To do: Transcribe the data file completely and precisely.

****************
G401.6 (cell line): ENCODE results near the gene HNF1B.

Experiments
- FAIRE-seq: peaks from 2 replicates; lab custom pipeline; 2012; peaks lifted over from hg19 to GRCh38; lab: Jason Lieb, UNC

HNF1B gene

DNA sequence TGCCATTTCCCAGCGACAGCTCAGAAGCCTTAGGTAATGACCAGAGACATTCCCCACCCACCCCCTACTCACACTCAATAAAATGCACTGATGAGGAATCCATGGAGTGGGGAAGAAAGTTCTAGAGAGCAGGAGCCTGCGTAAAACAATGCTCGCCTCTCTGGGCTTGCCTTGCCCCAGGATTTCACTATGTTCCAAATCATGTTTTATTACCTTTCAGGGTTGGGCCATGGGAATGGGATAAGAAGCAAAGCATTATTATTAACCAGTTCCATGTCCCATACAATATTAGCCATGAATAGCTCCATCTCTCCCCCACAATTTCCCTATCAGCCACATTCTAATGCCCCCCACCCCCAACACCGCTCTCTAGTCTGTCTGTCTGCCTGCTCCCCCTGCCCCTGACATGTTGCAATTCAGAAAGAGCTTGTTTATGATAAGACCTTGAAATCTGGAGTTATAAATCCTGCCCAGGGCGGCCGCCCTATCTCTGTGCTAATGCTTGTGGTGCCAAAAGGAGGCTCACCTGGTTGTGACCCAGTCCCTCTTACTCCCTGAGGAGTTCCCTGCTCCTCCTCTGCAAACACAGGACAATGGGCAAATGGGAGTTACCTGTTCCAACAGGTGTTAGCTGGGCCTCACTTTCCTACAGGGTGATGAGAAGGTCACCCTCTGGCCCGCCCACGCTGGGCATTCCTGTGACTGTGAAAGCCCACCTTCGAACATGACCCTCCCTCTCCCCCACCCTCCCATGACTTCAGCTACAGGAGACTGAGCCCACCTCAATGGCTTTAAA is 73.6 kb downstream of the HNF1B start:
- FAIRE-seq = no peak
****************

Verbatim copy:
G401.6 (cell line): ENCODE results near the gene HNF1B.

Experiments
- FAIRE-seq: peaks from 2 replicates; lab custom pipeline; 2012; peaks lifted over from hg19 to GRCh38; lab: Jason Lieb, UNC

HNF1B gene

DNA sequence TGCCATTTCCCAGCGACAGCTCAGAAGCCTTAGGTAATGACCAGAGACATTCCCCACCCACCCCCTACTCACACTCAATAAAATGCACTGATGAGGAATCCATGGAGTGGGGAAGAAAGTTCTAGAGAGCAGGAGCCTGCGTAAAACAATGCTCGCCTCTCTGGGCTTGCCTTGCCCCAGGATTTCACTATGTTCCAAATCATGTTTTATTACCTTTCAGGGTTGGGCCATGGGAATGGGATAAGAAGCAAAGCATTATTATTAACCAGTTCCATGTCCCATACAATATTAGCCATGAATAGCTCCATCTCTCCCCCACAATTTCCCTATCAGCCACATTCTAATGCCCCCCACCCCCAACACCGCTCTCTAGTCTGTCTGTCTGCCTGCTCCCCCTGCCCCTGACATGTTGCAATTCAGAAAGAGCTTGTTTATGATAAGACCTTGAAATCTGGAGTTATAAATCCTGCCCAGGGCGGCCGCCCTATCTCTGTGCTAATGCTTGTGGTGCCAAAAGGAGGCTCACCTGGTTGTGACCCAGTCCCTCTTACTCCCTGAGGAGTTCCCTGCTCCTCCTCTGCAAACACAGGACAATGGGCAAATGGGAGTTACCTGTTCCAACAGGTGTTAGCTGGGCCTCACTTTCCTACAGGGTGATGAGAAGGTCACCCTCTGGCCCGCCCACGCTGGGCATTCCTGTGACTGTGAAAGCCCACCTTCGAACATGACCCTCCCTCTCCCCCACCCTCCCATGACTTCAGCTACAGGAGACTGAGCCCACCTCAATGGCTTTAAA is 73.6 kb downstream of the HNF1B start:
- FAIRE-seq = no peak